|Nigeria's Pepertua Nkwocha against|
Guinea's Bilguisa Simpore in 2006
But in 2006, this tiny oil rich nation in Central Africa decided to take women football by the scruff of its neck and at the Africa Women Championships in 2006 hosted by Nigeria, they paraded three naturalised Nigerians as well as two others many though were more male than female.
As a journalist based in Lagos then and working for Goal! Newspapers, I covered that tournament and saw how the Guineans gave the Nigerian team a scare equalising in the 29th minute of the opening match after going two goals down.
That team had Ngozi Dialla, Amarachi Nnaji and Chinansa Okoro, girls who were Nigerians less than one year earlier so people wondered how easy it was to change nationality in Africa.
Then they were accused of fielding two boys in that team, one of them being Simpore Bilguisa.
I remember chatting with some Falcons players at their hotel after that difficult opening game in 2006 and one of them said, during a corner kick, she put her hand “down there” to be sure she was playing against fellow girls and she swore she felt something hard and she immediately raised and alarm to the rest of the team.
I also spoke to one of the coaches of the team and she said, they complained to CAF before the game and wanted a physical check on the players in question but the CAF pleaded that it be done after the game since it may demoralise the players in question.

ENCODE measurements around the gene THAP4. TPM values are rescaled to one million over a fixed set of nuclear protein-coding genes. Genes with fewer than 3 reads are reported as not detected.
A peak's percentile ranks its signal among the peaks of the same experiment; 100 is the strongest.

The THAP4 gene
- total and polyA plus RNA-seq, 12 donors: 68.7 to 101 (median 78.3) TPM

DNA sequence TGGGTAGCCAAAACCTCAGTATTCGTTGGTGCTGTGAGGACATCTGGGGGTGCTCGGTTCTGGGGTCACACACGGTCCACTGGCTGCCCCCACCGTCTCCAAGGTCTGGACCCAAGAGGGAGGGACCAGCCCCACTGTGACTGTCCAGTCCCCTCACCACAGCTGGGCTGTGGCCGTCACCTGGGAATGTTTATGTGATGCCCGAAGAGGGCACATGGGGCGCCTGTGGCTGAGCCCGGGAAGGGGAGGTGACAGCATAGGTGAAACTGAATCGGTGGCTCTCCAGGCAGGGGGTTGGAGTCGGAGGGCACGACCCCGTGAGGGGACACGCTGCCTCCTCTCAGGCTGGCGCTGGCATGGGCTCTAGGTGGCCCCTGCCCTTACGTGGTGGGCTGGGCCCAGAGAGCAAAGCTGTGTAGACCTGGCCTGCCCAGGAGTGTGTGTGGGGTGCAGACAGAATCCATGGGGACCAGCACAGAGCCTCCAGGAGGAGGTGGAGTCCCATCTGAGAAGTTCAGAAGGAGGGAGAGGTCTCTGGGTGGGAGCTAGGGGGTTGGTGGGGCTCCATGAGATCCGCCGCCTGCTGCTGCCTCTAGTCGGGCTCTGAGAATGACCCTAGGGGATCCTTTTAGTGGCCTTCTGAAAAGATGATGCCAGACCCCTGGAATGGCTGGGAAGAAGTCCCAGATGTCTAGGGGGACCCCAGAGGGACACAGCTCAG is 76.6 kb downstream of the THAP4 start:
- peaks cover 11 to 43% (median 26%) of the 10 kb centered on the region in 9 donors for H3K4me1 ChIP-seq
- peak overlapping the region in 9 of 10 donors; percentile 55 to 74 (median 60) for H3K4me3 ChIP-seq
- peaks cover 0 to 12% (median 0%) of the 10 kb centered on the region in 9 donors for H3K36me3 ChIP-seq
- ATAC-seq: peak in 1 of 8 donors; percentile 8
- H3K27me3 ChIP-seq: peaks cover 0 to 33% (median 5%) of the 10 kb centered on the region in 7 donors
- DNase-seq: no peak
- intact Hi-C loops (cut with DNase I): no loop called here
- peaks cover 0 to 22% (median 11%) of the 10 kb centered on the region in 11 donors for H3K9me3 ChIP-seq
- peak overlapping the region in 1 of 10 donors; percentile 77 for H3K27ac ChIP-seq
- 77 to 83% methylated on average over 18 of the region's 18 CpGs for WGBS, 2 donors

“After the game, since we won we did not push our case anymore,” the coach said to me.
All these are document in old issues of Goal! Newspaper.
In fact below is a reprint of that story I did on GOAL! In 2006 which I have recopied below.
Nigeria silent on Guinea boy player
The Nigeria Football Association has been silent so far on the issue of the Equatorial Guinean player suspected to have been a boy.
The player, Simpore Bilguisa who played in defence against the Super Falcons in the opening match was suspected to be a boy and an official of the Falcons told GOAL! on the condition of anonymity that the FA actually made a verbal protest.
“I noticed the player and talked to the CAF officials for a body check but they said the players may be demoralized if we do that so close to a game, but after we won the match we felt there would be no need for the written protest,”
When told that the Falcons players on the pitch did an informal body check on the player, the official told GOAL! that they were not informed since that would have been grounds to formalize their protest with CAF.
NFA board member, Bola Jegede told GOAL! that she was not aware of any such incident where a boy played against the Falcons for Equatorial Guinea while Emma Ayabumi of the Women Football department also claimed ignorance.
“Is it not outrageous that a boy played against us? I do not know about it and maybe if I have been briefed I would have known what to do with the Confederation (CAF),” Ayabunmi said.
The Guineans having successfully played in an African Championship without “incidents” they naturalised more players and their “boys” continued with the team helping them break the dominance of Nigeria by winning the 2008 edition.
They have already qualified for the final of the 2010 edition and will play against Nigeria but there have been questions raised about the eligibility of a couple of players on their team.